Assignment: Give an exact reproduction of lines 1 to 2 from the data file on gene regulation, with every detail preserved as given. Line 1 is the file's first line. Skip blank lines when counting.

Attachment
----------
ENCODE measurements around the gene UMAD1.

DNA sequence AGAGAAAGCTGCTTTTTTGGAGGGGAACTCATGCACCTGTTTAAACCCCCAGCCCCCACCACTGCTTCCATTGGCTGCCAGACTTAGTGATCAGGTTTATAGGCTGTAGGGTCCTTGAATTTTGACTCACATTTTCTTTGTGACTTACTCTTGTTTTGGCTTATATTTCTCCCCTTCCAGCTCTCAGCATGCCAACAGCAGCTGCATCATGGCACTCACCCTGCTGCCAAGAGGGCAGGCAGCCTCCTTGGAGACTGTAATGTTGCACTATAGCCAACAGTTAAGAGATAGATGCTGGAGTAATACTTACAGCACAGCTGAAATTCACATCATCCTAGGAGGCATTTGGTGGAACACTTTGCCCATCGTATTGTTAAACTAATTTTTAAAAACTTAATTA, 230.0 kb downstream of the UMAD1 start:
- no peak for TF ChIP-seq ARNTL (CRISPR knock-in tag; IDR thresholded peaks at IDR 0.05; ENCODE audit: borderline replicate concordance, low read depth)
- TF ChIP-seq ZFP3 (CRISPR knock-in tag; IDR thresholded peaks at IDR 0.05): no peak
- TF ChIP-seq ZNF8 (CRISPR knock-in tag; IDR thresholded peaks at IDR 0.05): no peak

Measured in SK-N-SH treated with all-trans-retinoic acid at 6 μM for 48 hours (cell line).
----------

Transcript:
ENCODE measurements around the gene UMAD1.

DNA sequence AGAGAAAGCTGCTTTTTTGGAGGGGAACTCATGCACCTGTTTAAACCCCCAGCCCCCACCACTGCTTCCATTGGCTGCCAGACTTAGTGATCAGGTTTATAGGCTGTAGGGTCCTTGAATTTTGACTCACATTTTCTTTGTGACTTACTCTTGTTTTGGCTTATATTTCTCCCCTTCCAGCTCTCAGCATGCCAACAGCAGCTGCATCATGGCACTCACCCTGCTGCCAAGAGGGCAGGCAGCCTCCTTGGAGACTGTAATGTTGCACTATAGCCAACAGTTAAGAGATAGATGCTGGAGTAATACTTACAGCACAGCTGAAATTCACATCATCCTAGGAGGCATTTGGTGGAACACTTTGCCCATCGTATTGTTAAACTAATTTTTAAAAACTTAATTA, 230.0 kb downstream of the UMAD1 start: